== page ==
Passed/Failed: An education in the life of Ray Mears, survival expert


Ray Mears, 43, runs the Woodlore School of Wilderness Bushcraft. His TV series include Tracks and Extreme Survival. The Wild Food DVD and book are out this month, when he also begins his In Front of and Behind the Lens tour



At Downside Lodge, in Purley, Surrey, I remember dropping an encyclopaedia and accidentally tearing out a page as I grabbed at it. I can still see that page: it was on "Our ancestors and how they lived". It was a very good school, with that old-fashioned, Thirties feel.

I then moved down the road to the prep-school part of Downside. This was nothing to do with the well-known Catholic boarding school of that name; this was a day school, which I think was a good thing. The mischief – no, adventures – you get up to outside school are very important. I grew up on the North Downs, and used to track foxes and stay outside overnight. Kingsley Hopkins, who taught judo, was a mentor and the most important influence on me; he had been taught by the man who brought judo to Britain. Judo is a very special martial art, a great leveller that basically teaches you how to fall over. It's like chess but it's physical so you can let off steam.

I enjoyed Downside – although I didn't enjoy Latin, a waste of time and the way it was taught was a nonsense, going round the class conjugating Latin verbs. And geography was taught poorly: notes were dictated to you. I wouldn't dream of using that method on my bushcraft courses, which I have been doing for 25 years. It puts people off. You have to enthuse, and make it relevant, as our science teacher, who had worked in the chemical industry, did. The maths teacher taught geometry by teaching navigation, which is a vital skill in my life. If I couldn't navigate on canoe trips and in jungles, I'd never get home from the back of beyond.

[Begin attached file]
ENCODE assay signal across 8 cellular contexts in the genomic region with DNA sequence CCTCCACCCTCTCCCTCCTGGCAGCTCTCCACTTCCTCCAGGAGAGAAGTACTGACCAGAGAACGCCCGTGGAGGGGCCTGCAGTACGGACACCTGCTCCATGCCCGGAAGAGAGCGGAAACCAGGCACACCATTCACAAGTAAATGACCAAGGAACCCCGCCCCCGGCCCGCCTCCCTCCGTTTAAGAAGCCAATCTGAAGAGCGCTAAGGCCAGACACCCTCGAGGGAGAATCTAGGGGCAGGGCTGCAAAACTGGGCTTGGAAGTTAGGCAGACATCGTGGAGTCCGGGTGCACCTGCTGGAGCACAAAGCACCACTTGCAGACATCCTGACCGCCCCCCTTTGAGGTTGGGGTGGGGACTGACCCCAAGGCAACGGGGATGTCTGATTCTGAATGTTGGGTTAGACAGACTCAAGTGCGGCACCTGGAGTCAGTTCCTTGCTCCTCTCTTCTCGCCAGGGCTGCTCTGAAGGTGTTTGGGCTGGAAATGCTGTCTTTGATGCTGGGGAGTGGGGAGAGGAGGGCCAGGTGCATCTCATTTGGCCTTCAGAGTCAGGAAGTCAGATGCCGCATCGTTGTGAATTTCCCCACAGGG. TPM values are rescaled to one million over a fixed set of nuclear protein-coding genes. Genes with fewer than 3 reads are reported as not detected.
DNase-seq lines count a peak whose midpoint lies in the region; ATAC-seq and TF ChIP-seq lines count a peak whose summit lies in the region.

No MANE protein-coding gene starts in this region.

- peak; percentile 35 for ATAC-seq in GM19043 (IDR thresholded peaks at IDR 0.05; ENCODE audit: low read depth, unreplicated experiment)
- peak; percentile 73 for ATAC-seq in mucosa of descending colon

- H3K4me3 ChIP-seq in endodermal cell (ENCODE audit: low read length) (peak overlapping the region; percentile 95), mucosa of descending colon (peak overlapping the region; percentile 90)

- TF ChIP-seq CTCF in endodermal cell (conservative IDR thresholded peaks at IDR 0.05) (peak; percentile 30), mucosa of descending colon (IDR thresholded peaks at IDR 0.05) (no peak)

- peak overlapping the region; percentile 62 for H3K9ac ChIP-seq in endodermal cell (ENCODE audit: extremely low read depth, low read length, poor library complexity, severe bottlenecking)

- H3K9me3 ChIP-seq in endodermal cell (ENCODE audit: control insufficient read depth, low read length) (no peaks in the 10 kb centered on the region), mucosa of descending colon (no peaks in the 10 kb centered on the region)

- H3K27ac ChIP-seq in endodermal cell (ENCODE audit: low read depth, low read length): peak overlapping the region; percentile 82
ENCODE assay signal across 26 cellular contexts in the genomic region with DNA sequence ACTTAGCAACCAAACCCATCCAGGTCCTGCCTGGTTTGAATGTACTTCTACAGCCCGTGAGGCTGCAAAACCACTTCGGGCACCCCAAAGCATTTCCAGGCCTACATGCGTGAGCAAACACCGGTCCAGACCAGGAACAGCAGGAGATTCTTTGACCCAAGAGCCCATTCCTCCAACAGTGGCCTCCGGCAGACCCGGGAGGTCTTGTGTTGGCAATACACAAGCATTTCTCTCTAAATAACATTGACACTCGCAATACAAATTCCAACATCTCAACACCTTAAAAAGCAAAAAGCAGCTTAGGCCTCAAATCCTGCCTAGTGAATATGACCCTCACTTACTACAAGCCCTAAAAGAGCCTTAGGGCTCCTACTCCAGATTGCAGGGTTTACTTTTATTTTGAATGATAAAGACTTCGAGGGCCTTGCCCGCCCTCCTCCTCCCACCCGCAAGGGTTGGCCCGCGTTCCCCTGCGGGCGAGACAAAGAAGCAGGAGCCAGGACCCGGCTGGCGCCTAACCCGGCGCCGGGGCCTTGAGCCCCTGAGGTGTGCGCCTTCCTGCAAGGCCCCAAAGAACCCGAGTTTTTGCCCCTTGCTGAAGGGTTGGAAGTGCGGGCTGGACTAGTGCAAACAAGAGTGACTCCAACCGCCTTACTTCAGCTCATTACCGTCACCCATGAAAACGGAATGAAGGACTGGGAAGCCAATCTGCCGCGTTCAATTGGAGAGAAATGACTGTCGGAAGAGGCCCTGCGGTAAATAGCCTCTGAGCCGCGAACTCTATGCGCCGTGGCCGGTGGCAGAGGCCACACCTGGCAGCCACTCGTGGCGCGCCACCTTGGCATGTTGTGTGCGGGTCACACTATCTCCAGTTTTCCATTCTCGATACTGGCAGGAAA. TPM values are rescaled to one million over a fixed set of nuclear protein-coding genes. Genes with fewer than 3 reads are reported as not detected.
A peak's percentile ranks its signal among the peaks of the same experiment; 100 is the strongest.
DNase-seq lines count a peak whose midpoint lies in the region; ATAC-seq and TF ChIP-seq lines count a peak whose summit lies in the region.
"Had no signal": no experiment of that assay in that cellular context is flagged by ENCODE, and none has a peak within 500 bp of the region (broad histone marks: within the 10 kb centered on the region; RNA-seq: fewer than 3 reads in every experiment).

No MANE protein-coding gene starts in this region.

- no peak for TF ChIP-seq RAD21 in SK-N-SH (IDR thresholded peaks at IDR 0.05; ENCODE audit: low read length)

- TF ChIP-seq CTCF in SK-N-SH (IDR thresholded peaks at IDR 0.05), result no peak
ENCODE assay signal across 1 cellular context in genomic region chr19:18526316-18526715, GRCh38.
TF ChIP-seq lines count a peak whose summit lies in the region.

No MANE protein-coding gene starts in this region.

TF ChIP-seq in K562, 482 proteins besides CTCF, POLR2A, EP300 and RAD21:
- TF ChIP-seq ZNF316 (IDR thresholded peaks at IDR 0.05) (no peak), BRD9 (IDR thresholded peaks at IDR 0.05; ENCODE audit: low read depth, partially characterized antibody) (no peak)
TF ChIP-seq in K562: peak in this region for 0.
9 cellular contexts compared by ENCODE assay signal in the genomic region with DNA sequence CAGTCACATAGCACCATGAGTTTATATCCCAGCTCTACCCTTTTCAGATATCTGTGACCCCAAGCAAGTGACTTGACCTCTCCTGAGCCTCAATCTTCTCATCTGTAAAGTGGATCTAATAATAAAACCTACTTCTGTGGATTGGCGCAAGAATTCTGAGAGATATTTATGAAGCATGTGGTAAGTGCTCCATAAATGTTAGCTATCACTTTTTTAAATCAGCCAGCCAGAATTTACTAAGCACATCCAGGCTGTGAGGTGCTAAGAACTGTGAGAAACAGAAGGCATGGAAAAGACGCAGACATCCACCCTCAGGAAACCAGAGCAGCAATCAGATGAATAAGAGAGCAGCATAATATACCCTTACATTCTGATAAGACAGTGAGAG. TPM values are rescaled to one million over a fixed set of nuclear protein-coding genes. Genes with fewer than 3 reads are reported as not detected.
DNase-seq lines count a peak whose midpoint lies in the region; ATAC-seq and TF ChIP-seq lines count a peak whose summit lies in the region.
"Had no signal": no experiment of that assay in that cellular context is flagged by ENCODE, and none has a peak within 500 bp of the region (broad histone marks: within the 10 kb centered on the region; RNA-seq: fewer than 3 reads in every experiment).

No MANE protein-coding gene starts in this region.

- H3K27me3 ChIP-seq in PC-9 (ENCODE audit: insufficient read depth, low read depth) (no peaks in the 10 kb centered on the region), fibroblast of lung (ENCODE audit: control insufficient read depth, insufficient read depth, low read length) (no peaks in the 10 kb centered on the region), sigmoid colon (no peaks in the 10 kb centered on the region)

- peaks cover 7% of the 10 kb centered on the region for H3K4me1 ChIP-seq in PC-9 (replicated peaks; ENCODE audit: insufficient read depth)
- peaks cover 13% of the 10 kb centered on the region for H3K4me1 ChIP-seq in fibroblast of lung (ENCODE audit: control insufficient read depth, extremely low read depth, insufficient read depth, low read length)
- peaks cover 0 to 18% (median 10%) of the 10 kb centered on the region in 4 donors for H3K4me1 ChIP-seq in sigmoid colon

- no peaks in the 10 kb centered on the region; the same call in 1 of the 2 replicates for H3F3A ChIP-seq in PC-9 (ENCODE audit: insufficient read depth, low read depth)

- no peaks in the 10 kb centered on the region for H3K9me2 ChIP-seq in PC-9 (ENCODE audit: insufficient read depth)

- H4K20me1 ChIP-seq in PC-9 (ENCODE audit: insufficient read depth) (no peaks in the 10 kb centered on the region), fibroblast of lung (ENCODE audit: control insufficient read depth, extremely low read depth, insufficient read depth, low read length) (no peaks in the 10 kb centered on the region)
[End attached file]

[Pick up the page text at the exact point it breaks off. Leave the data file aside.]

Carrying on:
From Downside I went to Reigate Grammar, which was very good. I had a great French teacher, and, later, having travelled in French-speaking Africa, where you are arrested on a daily basis, my French improved dramatically! He also taught Russian, and I even took a few lessons in Mandarin.

Having done really well at chemistry, I dropped it – a great shame. It was taught badly by a teacher who had written the most boring textbook ever. Biology was taught well and has always interested me. I was lucky: I had an interest in nature and had started to teach myself about trees and plants – but not what was on the syllabus. Later, the teacher said, "If only I'd known," and I said, "You never asked".

I'm single-minded and have no trouble teaching myself; normal lessons were often an impediment. (I'm still learning: there isn't a day when I don't learn something.) I took an interest in photography in my teens, and in my early twenties I taught myself to be a professional photographer: the camera became my diary.

Some of my best teachers have been native Canadians, Australian Aborigines, Kalahari bushmen: people who have been living the original life and using traditional skills. It is a great sadness that four of them, all from different continents, have recently died. They were "first contacts", that is, from communities that had never met white people.

I did English A-level: I cannot stand Jane Austen but loved Chaucer and Shakespeare. Maths with statistics was a disaster, and I don't think I got it. I did get business studies, which had nothing of any use to me. I didn't go to university because at the time there was nothing I wanted to study. Today, there would be ethno-botany, for example.

When I was working in the Operation Raleigh office, a Chinese man came in hoping to sell paintings on silk. I managed to say a few words in Mandarin but then he held up a piece of paper on which he had written "Deaf and Dumb". I've never bothered with Mandarin since.

(www.raymears.com)

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